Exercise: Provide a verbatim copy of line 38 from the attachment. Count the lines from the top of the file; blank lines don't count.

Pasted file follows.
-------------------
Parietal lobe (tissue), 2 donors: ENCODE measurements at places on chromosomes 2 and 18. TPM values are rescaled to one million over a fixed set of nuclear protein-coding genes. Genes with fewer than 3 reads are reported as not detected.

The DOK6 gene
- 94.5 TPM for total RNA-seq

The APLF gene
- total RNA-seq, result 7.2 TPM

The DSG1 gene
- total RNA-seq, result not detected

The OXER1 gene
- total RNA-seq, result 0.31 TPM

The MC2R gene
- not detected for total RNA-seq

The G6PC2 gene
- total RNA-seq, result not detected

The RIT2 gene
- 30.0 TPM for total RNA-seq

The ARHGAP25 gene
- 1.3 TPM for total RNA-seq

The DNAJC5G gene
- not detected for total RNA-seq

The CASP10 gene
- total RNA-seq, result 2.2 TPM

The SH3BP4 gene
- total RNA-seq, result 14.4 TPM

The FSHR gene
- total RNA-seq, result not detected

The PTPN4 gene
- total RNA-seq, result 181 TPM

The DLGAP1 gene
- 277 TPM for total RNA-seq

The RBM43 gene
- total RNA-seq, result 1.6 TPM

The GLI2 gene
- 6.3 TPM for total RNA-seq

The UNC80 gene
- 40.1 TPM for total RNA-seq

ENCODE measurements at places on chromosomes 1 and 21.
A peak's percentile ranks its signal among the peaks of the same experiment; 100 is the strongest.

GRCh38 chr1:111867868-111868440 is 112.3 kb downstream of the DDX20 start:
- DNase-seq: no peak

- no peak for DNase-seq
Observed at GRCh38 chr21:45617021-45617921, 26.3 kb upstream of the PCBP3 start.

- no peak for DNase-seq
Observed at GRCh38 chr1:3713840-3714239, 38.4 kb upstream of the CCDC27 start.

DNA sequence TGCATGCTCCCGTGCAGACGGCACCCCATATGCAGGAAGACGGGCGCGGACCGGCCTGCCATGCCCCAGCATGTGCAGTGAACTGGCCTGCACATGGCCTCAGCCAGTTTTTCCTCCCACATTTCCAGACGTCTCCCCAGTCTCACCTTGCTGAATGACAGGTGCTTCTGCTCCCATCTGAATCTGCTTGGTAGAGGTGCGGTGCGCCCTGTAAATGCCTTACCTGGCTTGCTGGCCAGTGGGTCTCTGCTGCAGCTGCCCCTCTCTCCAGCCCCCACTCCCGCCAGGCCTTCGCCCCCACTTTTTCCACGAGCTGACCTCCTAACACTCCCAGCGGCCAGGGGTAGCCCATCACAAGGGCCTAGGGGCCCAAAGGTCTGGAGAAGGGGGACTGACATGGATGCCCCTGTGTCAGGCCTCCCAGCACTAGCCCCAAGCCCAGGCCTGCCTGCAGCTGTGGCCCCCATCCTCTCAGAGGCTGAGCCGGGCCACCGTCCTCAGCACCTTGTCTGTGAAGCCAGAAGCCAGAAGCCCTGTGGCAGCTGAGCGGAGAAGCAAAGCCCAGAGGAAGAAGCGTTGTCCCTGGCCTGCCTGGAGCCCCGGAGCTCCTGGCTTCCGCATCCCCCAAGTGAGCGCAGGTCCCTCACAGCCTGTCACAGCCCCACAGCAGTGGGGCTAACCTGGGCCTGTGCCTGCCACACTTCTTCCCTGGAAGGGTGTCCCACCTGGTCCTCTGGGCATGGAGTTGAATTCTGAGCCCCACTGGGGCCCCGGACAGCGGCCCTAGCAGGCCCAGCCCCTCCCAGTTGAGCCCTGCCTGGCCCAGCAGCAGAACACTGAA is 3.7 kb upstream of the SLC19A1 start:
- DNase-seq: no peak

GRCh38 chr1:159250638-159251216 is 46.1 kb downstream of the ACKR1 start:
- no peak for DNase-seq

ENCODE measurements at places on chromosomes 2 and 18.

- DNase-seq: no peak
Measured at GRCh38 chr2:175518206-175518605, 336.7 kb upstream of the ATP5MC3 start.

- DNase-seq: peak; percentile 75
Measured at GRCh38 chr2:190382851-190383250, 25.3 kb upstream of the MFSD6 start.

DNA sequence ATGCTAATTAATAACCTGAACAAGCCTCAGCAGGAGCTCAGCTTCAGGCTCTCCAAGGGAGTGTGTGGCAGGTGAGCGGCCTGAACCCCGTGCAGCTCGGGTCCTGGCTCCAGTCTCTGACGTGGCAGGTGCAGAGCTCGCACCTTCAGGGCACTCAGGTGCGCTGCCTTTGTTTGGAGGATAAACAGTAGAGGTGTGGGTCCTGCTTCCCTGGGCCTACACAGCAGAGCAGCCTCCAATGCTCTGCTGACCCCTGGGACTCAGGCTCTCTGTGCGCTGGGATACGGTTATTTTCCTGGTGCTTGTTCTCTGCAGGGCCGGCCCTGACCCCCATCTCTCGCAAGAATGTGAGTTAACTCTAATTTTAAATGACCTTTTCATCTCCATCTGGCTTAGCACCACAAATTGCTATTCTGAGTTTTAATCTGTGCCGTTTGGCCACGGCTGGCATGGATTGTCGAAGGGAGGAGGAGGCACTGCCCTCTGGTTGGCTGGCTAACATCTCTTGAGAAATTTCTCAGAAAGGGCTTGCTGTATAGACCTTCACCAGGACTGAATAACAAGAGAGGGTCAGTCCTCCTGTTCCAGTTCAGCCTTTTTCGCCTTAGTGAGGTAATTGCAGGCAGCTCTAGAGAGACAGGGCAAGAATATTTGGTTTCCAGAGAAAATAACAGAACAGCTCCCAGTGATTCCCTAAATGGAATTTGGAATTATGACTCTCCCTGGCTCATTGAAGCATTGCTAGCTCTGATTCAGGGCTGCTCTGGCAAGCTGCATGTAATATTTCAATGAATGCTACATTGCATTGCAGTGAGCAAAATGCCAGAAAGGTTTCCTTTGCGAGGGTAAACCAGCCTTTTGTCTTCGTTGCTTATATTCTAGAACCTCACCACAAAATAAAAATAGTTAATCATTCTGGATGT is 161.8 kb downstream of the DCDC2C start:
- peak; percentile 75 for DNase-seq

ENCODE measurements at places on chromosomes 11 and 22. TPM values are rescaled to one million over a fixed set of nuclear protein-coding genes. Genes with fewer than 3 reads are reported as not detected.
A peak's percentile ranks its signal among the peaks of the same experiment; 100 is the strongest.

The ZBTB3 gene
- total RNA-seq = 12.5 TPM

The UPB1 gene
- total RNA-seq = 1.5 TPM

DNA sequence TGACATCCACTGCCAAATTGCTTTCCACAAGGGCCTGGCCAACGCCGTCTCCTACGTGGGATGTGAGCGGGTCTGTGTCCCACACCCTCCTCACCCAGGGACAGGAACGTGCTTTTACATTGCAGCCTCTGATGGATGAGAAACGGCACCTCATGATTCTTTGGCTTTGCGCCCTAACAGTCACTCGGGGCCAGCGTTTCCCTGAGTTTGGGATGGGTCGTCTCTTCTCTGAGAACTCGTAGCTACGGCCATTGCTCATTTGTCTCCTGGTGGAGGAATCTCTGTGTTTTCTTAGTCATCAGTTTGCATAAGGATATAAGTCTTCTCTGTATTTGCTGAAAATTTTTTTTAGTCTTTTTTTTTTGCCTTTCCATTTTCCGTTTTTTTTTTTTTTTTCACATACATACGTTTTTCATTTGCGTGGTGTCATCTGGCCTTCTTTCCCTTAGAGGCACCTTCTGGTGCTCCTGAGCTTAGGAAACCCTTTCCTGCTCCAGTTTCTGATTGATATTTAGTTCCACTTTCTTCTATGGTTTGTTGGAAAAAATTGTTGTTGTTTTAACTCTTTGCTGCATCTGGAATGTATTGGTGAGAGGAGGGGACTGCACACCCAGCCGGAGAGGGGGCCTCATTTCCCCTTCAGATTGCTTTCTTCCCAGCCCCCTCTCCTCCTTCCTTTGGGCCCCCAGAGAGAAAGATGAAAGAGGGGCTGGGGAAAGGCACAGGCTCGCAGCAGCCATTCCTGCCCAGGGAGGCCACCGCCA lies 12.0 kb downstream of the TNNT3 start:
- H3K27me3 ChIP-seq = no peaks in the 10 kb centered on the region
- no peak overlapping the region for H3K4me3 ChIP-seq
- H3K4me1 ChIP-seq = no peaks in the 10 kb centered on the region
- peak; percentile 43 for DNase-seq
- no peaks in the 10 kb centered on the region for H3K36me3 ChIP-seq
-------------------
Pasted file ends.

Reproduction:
GRCh38 chr1:111867868-111868440 is 112.3 kb downstream of the DDX20 start: